South America Living

Monkeying Around in IguazĂș

This is a short little photo essay about the adorable capuchin monkeys in Iguazu Falls National Park.

I ran into them on my second morning visit to the park. It was pretty early. The park had just opened and it was super quiet on the short trail from the parking lot to the falls…. when suddenly I heard a cacophony of sounds and rustling in the jungle brush. I looked up — and was entertained by a troupe of capuchin monkeys out and about for a morning jaunt. It actually seemed like they were posing for me:


A few facts:
Capuchin monkeys are little compared to other primates. They can reach 12 to 22 inches in length and weigh between 3 and 9 pounds. They have a prehensile tail that is the same length as their body. Capuchin monkeys got their name because they look like tiny Spanish Capuchin monks with their white faces and dark brown robes and hoods on their heads. They are omnivores. The majority of their diet consists of fruit, leaves, seeds, berries, flowers and buds. They also eat insects, spiders, oysters, birds, small mammals and eggs.


Capuchin monkeys are highly intelligent animals that use different kind of tools (sticks, branches, stones) to open shells, nuts and hard seeds. They spend most of their life in the treetops, where they can find food and avoid predators. Their main predators are boa constrictors, jaguars, hawks and eagles. The only one of these species I saw during my visit to the park was a few hawks. Capuchin monkeys use a special type of warning call (sharp whistling) to alarm members of their group in the case of danger. A “Purr” sound is produced when monkeys greet each other. They are territorial animals. Depending on the availability of food, the territory of a Capuchin usually ranges from 80 to 212 acres.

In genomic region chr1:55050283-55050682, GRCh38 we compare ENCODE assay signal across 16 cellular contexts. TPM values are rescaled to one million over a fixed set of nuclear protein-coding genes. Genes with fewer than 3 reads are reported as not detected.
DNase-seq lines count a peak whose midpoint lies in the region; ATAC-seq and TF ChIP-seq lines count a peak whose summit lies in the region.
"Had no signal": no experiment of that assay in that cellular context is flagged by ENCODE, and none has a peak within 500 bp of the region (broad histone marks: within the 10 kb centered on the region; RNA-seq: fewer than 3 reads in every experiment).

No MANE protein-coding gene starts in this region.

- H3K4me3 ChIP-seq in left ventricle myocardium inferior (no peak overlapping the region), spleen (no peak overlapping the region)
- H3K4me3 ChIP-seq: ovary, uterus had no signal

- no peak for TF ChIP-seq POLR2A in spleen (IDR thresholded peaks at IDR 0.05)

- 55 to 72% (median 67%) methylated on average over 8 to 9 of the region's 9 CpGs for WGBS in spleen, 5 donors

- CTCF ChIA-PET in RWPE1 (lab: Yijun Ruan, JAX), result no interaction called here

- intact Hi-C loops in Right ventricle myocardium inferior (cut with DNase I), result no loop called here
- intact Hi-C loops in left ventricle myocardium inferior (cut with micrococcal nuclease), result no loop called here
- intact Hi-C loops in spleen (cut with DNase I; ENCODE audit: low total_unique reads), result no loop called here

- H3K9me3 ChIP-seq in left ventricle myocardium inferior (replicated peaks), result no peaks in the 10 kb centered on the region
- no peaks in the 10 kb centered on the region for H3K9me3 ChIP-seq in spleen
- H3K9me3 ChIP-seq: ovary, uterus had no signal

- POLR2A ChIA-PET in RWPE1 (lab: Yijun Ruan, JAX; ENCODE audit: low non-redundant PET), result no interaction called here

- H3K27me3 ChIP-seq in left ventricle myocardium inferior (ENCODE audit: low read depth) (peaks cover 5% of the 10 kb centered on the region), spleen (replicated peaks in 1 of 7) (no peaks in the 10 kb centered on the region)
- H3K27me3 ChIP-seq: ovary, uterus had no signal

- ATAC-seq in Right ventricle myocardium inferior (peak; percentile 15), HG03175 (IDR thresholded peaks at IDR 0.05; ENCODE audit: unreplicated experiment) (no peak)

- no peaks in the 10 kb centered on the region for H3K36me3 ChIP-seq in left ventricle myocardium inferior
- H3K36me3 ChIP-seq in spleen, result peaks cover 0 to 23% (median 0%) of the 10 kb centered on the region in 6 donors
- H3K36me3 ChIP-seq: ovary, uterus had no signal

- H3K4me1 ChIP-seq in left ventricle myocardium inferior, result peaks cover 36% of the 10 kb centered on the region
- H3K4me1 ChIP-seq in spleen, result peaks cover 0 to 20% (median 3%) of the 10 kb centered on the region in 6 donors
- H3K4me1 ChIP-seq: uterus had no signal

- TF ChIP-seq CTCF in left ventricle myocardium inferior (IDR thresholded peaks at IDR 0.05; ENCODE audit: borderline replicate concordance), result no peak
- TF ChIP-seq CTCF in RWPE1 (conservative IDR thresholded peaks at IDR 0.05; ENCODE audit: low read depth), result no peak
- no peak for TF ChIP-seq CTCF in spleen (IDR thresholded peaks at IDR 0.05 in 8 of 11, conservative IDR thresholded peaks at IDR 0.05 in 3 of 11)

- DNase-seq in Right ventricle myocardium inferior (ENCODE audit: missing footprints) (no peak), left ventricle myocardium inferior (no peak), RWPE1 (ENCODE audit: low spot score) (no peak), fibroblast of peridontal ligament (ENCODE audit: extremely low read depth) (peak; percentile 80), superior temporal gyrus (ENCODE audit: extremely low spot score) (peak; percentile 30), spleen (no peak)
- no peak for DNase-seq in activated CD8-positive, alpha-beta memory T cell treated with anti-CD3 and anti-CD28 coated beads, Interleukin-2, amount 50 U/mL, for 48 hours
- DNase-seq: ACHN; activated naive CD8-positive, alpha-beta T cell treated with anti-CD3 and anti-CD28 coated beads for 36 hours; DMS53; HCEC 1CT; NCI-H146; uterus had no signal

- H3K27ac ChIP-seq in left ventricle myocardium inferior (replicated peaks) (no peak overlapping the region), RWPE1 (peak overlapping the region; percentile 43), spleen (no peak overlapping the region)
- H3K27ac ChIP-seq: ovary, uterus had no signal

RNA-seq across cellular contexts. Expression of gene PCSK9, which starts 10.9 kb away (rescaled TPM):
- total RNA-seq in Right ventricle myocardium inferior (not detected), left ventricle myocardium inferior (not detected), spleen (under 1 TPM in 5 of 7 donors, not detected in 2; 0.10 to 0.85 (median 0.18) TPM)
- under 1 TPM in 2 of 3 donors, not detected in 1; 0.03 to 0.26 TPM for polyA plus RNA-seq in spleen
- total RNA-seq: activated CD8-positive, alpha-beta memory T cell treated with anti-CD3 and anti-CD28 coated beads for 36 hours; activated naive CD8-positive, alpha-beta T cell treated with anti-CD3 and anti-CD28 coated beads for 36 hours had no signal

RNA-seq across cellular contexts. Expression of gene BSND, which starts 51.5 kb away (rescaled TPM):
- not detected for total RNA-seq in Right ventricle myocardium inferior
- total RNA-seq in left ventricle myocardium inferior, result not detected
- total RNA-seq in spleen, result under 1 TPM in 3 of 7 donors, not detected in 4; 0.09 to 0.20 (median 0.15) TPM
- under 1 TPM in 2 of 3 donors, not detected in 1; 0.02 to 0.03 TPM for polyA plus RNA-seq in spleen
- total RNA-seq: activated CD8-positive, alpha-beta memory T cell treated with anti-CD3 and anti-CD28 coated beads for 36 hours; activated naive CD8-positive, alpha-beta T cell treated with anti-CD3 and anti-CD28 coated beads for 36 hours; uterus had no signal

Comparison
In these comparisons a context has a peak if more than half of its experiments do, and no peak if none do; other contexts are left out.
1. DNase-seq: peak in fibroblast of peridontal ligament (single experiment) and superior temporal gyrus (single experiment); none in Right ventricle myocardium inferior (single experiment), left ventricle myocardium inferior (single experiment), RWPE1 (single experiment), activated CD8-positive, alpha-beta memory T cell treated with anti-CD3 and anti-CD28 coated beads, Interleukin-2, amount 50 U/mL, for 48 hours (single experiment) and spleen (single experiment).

Capuchin monkeys live in groups composed of 10 to 20 animals of both sexes. A Dominant male is the leader of the group. The leader needs to defend his territory and to protect members of the group from predators and other capuchin monkeys. On the other hand, the leader is the only one that mates and he always eats first. Although capuchin monkeys do not have a specific mating season, most babies are born at the end of the dry season and at the beginning of the rainy season (from December to April). Males will urinate on their hands and cover their body with urine to attract females. Pregnancy lasts 157 to 167 days and ends with a single baby at a time. Only the mother takes care of the baby. Youngsters leave their natal group as soon as they reach sexual maturity (as soon as 4 years for females, 8 for males).


The lifespan of the capuchin monkey is 50 years in captivity. Adorable, aren’t they? And quite mischievous too. Remember…be a conscientious tourist. Don’t feed the animals. Don’t try to engage with them. Take only pictures…leave only footprints.

And as always….Buen Viaje!

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